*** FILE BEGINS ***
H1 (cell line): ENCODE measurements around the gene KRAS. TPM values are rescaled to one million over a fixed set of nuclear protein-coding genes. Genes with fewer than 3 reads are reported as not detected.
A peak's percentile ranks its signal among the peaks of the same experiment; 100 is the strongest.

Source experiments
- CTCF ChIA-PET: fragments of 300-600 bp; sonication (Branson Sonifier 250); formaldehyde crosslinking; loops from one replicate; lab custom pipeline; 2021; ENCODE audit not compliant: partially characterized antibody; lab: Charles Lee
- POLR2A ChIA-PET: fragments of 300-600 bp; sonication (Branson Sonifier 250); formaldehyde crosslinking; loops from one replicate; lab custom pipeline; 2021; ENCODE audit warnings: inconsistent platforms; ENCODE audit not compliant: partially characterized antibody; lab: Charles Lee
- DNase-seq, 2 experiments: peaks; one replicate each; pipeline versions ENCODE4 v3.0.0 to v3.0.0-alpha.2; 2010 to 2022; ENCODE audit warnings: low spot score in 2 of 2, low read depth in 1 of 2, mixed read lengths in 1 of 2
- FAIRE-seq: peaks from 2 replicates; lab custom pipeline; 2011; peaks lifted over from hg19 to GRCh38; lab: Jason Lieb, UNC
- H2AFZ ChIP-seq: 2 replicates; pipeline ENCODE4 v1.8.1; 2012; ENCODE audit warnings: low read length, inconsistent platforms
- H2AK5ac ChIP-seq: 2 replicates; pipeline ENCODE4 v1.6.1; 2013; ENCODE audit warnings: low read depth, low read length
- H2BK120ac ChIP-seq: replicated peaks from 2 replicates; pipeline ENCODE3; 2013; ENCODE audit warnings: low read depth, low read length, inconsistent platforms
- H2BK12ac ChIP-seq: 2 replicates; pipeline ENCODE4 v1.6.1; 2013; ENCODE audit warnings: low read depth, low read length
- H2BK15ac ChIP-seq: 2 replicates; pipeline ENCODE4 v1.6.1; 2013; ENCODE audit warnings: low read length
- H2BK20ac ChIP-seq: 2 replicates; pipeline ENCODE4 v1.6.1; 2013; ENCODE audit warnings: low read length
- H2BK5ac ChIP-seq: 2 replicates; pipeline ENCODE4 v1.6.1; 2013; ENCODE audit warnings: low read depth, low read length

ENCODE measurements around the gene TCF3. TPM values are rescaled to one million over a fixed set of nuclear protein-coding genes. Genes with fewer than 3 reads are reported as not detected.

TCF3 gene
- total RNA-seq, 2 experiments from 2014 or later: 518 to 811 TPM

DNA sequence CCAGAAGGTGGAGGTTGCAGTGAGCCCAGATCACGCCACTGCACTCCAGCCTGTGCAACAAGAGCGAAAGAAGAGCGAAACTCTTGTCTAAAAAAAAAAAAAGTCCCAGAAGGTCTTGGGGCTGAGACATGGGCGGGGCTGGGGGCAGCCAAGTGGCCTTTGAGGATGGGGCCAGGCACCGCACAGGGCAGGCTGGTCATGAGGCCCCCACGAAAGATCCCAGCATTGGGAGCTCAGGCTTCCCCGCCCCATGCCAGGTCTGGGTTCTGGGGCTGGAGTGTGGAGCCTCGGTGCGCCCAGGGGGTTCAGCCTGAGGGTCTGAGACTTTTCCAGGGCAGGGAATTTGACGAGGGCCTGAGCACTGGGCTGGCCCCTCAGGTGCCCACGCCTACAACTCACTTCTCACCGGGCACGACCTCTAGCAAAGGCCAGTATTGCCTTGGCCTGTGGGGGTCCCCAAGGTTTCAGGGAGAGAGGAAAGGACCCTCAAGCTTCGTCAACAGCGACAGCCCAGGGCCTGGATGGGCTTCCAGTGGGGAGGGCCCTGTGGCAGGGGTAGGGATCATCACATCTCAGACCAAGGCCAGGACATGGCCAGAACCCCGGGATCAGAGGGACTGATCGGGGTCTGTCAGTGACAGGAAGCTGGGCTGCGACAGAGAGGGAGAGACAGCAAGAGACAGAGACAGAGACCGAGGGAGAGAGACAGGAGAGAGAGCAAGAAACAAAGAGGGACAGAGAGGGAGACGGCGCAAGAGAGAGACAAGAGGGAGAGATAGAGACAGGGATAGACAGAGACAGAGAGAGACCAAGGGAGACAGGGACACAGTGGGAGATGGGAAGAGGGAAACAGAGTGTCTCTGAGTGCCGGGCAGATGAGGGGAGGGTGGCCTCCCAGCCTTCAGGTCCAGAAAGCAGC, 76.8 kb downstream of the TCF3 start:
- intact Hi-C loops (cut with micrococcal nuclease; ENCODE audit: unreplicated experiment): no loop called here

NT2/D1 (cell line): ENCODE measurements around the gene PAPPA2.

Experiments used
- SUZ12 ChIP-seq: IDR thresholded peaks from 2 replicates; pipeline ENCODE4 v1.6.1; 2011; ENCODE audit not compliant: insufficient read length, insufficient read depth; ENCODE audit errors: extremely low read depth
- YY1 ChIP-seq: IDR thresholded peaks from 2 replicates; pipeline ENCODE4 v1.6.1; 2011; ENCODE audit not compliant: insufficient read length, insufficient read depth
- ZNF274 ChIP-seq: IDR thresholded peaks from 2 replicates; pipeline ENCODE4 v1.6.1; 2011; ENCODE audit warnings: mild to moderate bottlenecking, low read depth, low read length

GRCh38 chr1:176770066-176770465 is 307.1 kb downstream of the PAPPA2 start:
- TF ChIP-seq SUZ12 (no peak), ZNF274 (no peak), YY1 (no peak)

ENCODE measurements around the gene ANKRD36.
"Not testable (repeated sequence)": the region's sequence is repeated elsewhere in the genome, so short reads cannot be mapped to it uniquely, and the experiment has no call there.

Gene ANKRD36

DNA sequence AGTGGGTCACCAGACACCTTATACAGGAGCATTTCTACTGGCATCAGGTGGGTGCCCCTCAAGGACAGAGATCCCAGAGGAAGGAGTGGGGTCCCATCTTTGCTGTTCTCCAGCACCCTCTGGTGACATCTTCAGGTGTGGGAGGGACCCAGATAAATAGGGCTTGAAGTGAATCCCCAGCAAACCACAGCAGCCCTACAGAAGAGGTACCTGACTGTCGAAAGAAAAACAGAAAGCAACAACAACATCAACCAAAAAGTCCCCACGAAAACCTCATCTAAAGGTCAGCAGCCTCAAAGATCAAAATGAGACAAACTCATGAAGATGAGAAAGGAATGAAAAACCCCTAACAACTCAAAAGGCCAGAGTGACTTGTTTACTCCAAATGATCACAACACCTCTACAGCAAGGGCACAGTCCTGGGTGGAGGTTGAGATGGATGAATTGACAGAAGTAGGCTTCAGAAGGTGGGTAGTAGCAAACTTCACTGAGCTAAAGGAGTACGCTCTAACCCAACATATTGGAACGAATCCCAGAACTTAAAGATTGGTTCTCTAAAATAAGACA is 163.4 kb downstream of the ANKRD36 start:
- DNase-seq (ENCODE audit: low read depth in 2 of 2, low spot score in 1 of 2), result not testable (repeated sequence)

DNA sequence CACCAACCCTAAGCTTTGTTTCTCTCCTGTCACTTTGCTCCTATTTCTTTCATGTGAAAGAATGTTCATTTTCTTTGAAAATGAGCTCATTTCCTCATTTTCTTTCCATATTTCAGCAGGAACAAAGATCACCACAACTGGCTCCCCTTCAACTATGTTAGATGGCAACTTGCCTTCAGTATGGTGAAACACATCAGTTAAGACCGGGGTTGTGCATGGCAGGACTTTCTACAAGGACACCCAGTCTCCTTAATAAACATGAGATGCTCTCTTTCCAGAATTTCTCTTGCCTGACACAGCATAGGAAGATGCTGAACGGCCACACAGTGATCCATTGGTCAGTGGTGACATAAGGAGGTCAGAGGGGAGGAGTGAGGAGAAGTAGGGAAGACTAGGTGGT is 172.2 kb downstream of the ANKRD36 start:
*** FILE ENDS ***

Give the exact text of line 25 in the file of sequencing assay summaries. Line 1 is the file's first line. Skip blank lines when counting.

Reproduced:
GRCh38 chr1:176770066-176770465 is 307.1 kb downstream of the PAPPA2 start: